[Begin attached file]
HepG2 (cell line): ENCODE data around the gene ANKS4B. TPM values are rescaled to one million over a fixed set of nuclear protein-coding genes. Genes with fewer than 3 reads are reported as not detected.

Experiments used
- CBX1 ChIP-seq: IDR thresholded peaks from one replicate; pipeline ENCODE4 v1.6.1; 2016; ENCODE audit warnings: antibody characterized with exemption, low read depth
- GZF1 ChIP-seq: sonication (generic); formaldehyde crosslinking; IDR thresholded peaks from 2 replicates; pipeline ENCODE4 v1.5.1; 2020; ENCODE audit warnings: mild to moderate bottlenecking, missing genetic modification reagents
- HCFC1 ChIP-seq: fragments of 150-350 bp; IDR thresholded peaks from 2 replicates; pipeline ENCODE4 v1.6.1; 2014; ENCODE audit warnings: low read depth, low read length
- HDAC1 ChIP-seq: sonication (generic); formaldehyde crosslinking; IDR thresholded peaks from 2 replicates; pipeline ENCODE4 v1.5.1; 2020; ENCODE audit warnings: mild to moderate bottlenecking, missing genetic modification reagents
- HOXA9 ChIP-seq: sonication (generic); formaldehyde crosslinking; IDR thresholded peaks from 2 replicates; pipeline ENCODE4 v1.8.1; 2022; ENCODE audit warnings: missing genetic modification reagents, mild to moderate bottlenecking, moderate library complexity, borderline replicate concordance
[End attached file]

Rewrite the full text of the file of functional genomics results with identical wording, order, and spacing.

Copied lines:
HepG2 (cell line): ENCODE data around the gene ANKS4B. TPM values are rescaled to one million over a fixed set of nuclear protein-coding genes. Genes with fewer than 3 reads are reported as not detected.

Experiments used
- CBX1 ChIP-seq: IDR thresholded peaks from one replicate; pipeline ENCODE4 v1.6.1; 2016; ENCODE audit warnings: antibody characterized with exemption, low read depth
- GZF1 ChIP-seq: sonication (generic); formaldehyde crosslinking; IDR thresholded peaks from 2 replicates; pipeline ENCODE4 v1.5.1; 2020; ENCODE audit warnings: mild to moderate bottlenecking, missing genetic modification reagents
- HCFC1 ChIP-seq: fragments of 150-350 bp; IDR thresholded peaks from 2 replicates; pipeline ENCODE4 v1.6.1; 2014; ENCODE audit warnings: low read depth, low read length
- HDAC1 ChIP-seq: sonication (generic); formaldehyde crosslinking; IDR thresholded peaks from 2 replicates; pipeline ENCODE4 v1.5.1; 2020; ENCODE audit warnings: mild to moderate bottlenecking, missing genetic modification reagents
- HOXA9 ChIP-seq: sonication (generic); formaldehyde crosslinking; IDR thresholded peaks from 2 replicates; pipeline ENCODE4 v1.8.1; 2022; ENCODE audit warnings: missing genetic modification reagents, mild to moderate bottlenecking, moderate library complexity, borderline replicate concordance